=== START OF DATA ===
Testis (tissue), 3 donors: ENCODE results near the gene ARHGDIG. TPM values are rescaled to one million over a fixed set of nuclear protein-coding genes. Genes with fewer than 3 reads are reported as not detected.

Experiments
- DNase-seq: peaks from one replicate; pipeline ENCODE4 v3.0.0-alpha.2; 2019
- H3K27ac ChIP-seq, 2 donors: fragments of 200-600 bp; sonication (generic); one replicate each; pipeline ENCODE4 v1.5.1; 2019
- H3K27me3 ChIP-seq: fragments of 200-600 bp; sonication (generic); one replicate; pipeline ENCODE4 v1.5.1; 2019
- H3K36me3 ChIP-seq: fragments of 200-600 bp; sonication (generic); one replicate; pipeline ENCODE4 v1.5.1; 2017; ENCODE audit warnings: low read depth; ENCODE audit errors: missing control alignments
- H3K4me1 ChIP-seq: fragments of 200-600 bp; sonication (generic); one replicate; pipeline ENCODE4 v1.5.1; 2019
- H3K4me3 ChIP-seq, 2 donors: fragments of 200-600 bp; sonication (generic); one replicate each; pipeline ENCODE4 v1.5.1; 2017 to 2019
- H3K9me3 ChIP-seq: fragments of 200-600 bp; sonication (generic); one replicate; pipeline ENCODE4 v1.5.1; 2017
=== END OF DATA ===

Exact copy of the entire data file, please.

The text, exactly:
Testis (tissue), 3 donors: ENCODE results near the gene ARHGDIG. TPM values are rescaled to one million over a fixed set of nuclear protein-coding genes. Genes with fewer than 3 reads are reported as not detected.

Experiments
- DNase-seq: peaks from one replicate; pipeline ENCODE4 v3.0.0-alpha.2; 2019
- H3K27ac ChIP-seq, 2 donors: fragments of 200-600 bp; sonication (generic); one replicate each; pipeline ENCODE4 v1.5.1; 2019
- H3K27me3 ChIP-seq: fragments of 200-600 bp; sonication (generic); one replicate; pipeline ENCODE4 v1.5.1; 2019
- H3K36me3 ChIP-seq: fragments of 200-600 bp; sonication (generic); one replicate; pipeline ENCODE4 v1.5.1; 2017; ENCODE audit warnings: low read depth; ENCODE audit errors: missing control alignments
- H3K4me1 ChIP-seq: fragments of 200-600 bp; sonication (generic); one replicate; pipeline ENCODE4 v1.5.1; 2019
- H3K4me3 ChIP-seq, 2 donors: fragments of 200-600 bp; sonication (generic); one replicate each; pipeline ENCODE4 v1.5.1; 2017 to 2019
- H3K9me3 ChIP-seq: fragments of 200-600 bp; sonication (generic); one replicate; pipeline ENCODE4 v1.5.1; 2017